I had what I needed and much more than that
    A warm home, my own bed, and food in my belly
    But most of all I had the best grandparents ever

    The years in the country passed one to the next
    In the meantime mom made a complete turnaround
    Dad never did wake up from his selfish stupor
    Some people just aren’t meant to be parents

    My Grandfather was an extremely godly man
    I don’t think I ever heard him say a bad word
    And Gram was the glue that kept things together
    Especially when Grandpa started having issues

    To church every Wednesday and twice on Sundays
    I was introduced to Jesus and He became my Lord
    A Bible was always open as Grandma would read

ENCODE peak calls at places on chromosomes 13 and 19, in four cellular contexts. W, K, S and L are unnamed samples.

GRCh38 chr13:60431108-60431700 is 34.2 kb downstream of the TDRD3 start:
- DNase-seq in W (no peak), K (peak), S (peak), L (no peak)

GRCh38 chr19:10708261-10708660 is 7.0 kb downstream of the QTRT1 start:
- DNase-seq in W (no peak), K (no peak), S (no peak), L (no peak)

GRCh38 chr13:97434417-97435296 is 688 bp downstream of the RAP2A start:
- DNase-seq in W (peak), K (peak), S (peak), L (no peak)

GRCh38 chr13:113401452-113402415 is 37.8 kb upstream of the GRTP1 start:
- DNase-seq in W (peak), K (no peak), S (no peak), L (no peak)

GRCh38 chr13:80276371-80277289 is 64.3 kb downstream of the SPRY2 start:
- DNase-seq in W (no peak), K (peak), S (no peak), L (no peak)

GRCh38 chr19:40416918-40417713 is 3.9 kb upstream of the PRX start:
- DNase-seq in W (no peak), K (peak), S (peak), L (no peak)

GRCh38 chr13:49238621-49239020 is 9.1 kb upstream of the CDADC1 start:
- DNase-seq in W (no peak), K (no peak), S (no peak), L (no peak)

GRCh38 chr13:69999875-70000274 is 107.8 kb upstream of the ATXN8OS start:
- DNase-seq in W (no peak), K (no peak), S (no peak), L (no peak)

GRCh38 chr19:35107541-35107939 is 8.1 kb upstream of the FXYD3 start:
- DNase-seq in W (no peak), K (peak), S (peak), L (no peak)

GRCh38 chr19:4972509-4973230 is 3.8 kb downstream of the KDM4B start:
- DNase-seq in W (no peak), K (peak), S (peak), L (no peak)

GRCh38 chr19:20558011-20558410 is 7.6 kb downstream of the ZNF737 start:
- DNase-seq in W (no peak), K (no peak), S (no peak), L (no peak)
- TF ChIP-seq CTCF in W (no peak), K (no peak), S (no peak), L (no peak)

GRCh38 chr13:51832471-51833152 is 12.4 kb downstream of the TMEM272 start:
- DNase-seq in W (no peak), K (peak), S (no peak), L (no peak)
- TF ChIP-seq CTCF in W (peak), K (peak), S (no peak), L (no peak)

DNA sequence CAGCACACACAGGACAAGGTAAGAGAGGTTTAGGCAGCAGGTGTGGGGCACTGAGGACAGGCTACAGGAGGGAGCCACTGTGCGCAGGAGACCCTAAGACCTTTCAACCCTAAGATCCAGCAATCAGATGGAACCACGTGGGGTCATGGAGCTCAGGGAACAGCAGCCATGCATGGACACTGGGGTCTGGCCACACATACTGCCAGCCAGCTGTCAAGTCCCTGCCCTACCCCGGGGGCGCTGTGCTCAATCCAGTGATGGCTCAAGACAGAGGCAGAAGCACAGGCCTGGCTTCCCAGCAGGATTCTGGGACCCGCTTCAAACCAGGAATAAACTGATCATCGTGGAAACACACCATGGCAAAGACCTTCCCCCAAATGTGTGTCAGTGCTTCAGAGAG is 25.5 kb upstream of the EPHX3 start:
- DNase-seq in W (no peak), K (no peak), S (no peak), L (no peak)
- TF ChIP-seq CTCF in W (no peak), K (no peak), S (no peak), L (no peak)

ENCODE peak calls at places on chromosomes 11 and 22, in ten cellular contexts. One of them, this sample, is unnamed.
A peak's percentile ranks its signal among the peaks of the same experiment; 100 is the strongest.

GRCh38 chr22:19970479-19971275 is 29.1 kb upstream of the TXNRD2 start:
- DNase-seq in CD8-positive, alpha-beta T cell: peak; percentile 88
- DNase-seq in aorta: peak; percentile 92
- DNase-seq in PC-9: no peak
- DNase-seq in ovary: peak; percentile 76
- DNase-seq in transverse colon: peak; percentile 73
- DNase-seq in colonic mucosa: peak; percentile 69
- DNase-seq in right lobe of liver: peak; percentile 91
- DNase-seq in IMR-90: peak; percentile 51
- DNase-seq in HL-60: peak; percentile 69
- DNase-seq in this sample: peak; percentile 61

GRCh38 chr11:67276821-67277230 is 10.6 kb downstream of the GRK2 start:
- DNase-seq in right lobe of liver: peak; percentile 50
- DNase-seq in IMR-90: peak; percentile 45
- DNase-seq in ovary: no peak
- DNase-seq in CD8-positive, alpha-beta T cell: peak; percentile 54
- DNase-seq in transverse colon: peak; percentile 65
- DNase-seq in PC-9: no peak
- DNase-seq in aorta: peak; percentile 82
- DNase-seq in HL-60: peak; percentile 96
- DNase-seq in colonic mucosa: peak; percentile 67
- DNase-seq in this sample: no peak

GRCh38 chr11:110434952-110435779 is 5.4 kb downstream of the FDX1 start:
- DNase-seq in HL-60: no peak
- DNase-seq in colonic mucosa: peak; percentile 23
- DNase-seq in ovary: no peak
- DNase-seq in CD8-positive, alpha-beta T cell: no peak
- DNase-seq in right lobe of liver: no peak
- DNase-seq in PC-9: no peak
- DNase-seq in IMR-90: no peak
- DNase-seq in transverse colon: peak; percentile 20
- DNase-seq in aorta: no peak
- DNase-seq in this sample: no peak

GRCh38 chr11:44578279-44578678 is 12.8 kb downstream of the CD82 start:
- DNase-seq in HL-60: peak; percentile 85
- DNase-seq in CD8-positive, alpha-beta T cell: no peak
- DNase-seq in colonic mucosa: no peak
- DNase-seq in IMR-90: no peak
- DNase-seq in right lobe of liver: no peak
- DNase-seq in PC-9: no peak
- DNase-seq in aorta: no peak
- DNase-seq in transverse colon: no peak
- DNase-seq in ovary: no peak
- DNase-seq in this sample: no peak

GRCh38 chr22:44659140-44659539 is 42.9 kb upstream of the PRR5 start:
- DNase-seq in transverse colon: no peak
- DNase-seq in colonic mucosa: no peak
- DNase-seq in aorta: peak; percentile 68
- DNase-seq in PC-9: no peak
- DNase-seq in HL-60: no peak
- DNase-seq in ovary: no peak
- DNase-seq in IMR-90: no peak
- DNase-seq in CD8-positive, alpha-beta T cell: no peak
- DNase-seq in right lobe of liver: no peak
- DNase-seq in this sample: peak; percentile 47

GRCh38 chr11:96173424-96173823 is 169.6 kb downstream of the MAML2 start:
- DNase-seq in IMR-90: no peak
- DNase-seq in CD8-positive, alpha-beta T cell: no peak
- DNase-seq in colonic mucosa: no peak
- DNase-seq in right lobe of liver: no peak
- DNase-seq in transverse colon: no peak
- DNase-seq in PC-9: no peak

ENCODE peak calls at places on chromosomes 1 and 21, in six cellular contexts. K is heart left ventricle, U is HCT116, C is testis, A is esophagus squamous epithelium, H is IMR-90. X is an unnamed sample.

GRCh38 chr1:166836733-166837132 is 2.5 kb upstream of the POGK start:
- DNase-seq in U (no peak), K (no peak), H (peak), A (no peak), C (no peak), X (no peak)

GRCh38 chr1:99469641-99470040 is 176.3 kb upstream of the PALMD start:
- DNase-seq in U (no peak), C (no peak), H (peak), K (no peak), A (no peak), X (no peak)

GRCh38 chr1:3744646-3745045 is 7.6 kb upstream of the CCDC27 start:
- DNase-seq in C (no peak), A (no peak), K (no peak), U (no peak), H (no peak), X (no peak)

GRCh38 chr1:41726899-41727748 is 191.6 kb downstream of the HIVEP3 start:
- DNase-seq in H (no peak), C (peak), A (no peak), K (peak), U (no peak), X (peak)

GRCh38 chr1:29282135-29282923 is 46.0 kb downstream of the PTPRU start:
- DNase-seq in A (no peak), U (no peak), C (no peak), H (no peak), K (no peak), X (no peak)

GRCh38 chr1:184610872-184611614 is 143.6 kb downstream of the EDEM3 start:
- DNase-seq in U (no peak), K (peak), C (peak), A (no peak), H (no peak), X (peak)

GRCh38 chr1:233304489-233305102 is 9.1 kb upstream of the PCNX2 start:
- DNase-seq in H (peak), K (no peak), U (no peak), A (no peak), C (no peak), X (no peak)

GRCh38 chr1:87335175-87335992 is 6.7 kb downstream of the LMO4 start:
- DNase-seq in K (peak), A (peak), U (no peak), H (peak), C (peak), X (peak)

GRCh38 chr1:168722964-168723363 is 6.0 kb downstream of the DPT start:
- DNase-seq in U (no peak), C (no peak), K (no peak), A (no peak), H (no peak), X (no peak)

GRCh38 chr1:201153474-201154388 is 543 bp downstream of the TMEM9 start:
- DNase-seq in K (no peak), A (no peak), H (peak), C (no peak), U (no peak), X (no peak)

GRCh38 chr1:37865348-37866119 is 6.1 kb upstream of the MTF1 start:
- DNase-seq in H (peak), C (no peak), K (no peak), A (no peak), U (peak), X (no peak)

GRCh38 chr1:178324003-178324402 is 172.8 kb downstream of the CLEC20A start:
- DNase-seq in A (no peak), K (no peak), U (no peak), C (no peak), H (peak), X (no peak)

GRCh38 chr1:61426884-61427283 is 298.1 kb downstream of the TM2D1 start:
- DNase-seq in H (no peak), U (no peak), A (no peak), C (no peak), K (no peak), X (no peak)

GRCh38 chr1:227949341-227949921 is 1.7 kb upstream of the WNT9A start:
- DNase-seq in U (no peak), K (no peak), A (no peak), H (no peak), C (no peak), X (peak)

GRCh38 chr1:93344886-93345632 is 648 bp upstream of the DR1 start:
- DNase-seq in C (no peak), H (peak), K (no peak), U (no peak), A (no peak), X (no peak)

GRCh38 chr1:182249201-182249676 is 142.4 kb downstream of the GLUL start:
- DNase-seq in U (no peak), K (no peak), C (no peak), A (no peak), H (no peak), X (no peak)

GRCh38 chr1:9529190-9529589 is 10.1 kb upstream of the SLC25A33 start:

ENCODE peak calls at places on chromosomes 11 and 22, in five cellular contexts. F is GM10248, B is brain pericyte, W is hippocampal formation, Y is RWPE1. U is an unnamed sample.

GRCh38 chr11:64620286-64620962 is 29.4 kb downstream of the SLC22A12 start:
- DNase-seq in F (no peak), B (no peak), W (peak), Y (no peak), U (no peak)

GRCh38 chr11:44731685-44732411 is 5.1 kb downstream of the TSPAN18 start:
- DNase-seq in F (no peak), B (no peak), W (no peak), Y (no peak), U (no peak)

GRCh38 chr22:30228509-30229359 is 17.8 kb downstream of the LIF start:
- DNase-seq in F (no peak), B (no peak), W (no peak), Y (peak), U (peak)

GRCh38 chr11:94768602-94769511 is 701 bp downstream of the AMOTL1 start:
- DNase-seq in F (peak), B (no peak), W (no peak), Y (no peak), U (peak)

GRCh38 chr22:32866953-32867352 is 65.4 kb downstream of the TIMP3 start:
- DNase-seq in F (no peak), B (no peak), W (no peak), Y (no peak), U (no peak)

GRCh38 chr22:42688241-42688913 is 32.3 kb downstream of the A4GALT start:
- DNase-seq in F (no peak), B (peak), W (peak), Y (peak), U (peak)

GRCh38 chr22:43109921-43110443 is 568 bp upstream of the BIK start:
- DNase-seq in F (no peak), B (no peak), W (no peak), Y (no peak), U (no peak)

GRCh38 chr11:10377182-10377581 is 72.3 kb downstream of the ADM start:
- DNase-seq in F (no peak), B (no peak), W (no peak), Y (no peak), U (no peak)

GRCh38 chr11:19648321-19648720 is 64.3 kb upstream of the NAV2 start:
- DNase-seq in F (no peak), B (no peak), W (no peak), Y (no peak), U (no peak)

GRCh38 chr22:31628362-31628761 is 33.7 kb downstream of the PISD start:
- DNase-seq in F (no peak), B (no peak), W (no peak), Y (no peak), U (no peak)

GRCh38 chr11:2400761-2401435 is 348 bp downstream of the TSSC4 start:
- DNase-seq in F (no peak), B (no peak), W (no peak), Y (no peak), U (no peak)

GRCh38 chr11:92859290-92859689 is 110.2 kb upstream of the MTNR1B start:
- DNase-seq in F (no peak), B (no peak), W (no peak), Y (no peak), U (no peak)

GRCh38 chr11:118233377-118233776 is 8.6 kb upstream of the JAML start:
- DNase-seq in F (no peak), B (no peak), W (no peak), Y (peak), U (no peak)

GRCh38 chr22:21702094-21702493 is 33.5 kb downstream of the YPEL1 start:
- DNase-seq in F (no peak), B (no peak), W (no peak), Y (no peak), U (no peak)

The message of the Truth and the Life and the Way

    When I was a Freshman my Grampy Earl died
    He told Gram he loved her as he did every night
    Quietly he rolled over and drifted off to sleep
    I know when he woke he was standing at The Gate

    Twenty-eight years later Gram took the same trip
    I’m sure they’re both waiting on me to arrive
    Oh, the lessons the taught me I’ve held on for life
    And passed many on to my kids and grandchildren

    Now I’m Grampy Earl with grandchildren to love
    And I do and I will for as long as I live
    It’s an honor that not all are able to claim and
    I thank my grandparents for showing me how

  6. Dear Mom and Dad,

    Having devoted grandparents made my childhood something special. Holidays were spectacular, with wall-to-wall cousins and outstanding meals — Irish on one side; Italian on the other. Summertime meant choosing a cousin to spend a few nights at Grandma and Grandpa’s. I suppose you probably knew, but we were kind of given free reign, and ice cream and nonpareils rained freely. Those were fun years of my life. I miss the years, and I miss my grandparents.